Mayfield told what substance was
By Jenna Fryer
CHARLOTTE ó The administrator of NASCAR’s drug-testing program said Monday he personally told Jeremy Mayfield what banned substance was found in his positive test.
Dr. David Black, CEO of Aegis Sciences Corp., which runs the testing program, said he specifically identified the drug in several conversations with the Sprint Cup driver over a three-day period after NASCAR suspended him.
“I spoke with him about his positive test result on the day he was suspended, and I spoke to him directly about the test result,” Black told The Associated Press. “Yes, by name of what he tested positive for.”
On Saturday, Mayfield said he was never told what drug caused the positive test and has yet to receive a copy of the results.
Black said he was not sure if Mayfield has seen the test results because a copy would be issued by NASCAR, not Aegis.
NASCAR spokesman Ramsey Poston said he was not aware of any request by Mayfield to obtain the results.
“We’d be happy to provide one if he wants it,” Poston said. “We’ve done this in the past upon request for those who tested positive.”
Mayfield maintains the use of a prescription drug with over-the-counter allergy medication Claritin-D led to his positive result.
Black has repeatedly rejected that explanation.
“I did address specifically and explicitly what he tested positive for, and that led to the discussion of his over-the-counter and prescription use,” Black said. “I explained carefully and completely that his positive test result was not related to an over-the-counter or a prescription.
“They were not the cause, and could not be the cause, of his result.”
NASCAR has refused to reveal the substance. Citing that policy, Black also declined to identify the drug.
NASCAR chairman Brian France has described Mayfield’s test as a “serious violation” of the substance-abuse policy, and he categorized that as use of a performance-enhancer or a recreational drug. A person familiar with the test results has told the AP the positive test was not for performance-enhancers, meaning the positive test resulted from an illegal recreational drug.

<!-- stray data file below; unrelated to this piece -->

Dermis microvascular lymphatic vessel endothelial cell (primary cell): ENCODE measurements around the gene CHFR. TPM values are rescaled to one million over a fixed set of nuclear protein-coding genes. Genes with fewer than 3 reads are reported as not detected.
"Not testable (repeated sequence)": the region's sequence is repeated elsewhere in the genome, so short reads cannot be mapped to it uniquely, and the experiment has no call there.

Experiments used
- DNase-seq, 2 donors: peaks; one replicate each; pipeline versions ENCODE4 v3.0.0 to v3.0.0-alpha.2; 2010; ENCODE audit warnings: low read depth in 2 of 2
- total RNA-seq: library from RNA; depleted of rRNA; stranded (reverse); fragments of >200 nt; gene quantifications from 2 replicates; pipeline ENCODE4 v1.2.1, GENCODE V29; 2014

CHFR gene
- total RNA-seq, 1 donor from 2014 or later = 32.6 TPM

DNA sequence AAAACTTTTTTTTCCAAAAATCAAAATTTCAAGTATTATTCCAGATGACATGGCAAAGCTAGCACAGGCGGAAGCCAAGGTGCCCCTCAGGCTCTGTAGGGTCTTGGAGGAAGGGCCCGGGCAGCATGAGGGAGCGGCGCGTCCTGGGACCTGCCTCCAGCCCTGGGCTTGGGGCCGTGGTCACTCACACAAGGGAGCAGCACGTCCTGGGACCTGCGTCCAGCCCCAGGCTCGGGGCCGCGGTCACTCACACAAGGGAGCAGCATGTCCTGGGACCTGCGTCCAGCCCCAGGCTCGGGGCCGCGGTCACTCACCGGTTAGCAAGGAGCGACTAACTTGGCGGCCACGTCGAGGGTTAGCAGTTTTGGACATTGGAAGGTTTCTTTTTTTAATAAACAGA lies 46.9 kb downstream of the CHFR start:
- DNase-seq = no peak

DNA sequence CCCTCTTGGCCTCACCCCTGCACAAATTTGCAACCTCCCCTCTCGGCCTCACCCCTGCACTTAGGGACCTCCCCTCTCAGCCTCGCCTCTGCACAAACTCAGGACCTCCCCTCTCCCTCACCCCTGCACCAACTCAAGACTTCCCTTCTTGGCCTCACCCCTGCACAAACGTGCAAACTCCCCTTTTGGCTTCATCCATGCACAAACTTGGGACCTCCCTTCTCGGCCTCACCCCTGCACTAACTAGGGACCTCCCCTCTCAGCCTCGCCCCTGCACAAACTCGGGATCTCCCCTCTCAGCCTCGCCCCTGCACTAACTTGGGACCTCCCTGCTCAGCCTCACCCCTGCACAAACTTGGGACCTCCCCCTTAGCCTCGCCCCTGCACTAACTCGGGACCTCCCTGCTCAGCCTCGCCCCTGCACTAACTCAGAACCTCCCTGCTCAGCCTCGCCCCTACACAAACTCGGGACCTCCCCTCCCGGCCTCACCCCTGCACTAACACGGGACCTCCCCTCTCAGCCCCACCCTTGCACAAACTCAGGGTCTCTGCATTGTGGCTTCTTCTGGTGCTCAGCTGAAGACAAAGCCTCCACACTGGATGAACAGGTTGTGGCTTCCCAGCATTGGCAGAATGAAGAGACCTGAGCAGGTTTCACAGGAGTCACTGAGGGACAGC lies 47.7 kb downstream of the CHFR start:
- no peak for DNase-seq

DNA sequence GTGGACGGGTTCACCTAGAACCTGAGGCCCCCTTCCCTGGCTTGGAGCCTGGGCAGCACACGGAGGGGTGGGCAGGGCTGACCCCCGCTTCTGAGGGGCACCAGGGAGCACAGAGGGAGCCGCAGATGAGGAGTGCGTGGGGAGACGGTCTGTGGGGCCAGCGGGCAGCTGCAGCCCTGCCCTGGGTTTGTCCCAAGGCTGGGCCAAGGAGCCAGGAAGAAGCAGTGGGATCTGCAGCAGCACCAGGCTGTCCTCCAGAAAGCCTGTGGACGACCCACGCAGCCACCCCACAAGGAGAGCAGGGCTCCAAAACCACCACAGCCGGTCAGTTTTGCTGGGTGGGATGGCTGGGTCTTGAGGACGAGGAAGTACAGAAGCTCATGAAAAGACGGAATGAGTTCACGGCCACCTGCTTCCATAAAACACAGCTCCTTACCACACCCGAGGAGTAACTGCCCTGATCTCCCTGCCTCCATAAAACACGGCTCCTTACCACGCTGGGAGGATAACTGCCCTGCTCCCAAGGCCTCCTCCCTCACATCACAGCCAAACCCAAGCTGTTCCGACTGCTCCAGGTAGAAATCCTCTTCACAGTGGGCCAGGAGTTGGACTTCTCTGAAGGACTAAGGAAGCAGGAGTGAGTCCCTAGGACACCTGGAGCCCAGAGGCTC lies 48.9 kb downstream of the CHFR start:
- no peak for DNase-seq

Mayfield, who watched a portion of Saturday night’s All-Star events from the top of a hospitality suite in the infield of Lowe’s Motor Speedway, told reporters he did not use an illegal drug, insisting he used Claritin-D and a prescription drug he declined to identify.
“They didn’t say what I took. They don’t know what I took,” Mayfield said. “A legal prescription drug, that’s what I take. And I had allergies at Richmond that were really, really bad. On (May 7) I got a call and said you’ve tested positive for whatever they called it.
“I said, ‘OK, no problem. I’ve got all my paperwork ready.’ He said ‘You’ll fax that to us; it’ll cancel out your test.”‘
Mayfield said his next conversation with NASCAR was two days later, when he was told his backup “B” sample had also tested positive and he had been suspended.
NASCAR said there were numerous conversations between Mayfield and a medical review officer before he was suspended.
Black would not say what prescription drug Mayfield said he had used in conjunction with Claritin-D.
“He did bring up Claritin-D as a part of his explanation, and I was very clear that Claritin-D was not responsible for his positive test,” he said. “It could result for a positive pseudoephedrine test, but not for the drug that he’s tested positive for.”
Black said his last conversation with Mayfield was one week ago, and he was left with the impression the driver would participate in the reinstatement process and “move on in a positive manner.”
Since then, Aegis representatives have been unsuccessful in speaking to Mayfield about starting a rehabilitation process, Black said.
Mayfield said Saturday he would not go to rehab and may seek legal action to rescind his indefinite suspension.